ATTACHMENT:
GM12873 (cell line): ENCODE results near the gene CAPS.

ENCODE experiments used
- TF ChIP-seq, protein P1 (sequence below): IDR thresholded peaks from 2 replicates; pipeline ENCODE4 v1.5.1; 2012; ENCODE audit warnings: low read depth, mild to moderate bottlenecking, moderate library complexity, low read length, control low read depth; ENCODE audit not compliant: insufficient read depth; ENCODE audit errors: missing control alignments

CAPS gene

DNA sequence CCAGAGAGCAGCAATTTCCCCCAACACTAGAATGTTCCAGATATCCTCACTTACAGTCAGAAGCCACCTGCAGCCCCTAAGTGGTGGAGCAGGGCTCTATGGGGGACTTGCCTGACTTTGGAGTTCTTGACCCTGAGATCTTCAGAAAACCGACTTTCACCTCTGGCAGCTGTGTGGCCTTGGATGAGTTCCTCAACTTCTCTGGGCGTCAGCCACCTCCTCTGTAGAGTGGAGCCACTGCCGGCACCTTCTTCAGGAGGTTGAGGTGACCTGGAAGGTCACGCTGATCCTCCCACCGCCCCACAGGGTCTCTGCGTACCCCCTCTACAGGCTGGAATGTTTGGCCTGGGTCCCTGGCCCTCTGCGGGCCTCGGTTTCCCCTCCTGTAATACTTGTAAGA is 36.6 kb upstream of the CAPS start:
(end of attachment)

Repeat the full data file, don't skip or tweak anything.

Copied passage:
GM12873 (cell line): ENCODE results near the gene CAPS.

ENCODE experiments used
- TF ChIP-seq, protein P1 (sequence below): IDR thresholded peaks from 2 replicates; pipeline ENCODE4 v1.5.1; 2012; ENCODE audit warnings: low read depth, mild to moderate bottlenecking, moderate library complexity, low read length, control low read depth; ENCODE audit not compliant: insufficient read depth; ENCODE audit errors: missing control alignments

CAPS gene

DNA sequence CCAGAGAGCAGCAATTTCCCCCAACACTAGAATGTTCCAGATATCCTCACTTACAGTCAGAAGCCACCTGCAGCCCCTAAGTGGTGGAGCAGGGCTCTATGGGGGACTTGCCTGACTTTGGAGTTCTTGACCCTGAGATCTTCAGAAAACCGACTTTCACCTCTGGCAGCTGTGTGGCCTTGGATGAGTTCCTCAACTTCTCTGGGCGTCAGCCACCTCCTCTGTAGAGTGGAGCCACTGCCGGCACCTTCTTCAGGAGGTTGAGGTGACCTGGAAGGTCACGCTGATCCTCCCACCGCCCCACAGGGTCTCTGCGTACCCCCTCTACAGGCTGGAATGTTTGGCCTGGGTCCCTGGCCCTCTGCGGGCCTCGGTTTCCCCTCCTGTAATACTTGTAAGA is 36.6 kb upstream of the CAPS start: